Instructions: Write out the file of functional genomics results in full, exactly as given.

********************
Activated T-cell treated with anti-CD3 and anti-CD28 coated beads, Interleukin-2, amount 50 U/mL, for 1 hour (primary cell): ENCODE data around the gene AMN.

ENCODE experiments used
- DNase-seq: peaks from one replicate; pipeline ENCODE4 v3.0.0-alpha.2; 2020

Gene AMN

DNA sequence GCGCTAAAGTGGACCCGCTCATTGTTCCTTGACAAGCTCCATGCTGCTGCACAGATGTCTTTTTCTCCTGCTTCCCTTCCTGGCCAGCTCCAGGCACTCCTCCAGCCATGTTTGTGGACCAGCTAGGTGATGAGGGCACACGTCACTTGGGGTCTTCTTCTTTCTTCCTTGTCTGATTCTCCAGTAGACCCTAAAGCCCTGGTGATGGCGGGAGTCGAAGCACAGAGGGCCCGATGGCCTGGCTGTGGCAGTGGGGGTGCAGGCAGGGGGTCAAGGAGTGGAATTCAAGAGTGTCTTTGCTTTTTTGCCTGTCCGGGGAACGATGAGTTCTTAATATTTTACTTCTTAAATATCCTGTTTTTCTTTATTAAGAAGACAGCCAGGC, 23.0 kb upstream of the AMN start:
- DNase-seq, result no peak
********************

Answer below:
Activated T-cell treated with anti-CD3 and anti-CD28 coated beads, Interleukin-2, amount 50 U/mL, for 1 hour (primary cell): ENCODE data around the gene AMN.

ENCODE experiments used
- DNase-seq: peaks from one replicate; pipeline ENCODE4 v3.0.0-alpha.2; 2020

Gene AMN

DNA sequence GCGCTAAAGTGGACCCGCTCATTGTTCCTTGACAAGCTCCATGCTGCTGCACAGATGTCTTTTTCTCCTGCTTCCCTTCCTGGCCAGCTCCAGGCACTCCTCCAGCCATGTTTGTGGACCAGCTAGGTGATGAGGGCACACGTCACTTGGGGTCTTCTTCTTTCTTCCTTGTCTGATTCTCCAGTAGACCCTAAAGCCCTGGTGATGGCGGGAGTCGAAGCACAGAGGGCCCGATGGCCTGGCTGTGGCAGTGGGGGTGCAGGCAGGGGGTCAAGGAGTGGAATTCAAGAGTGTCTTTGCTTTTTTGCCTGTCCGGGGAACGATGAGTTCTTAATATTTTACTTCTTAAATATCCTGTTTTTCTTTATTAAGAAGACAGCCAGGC, 23.0 kb upstream of the AMN start:
- DNase-seq, result no peak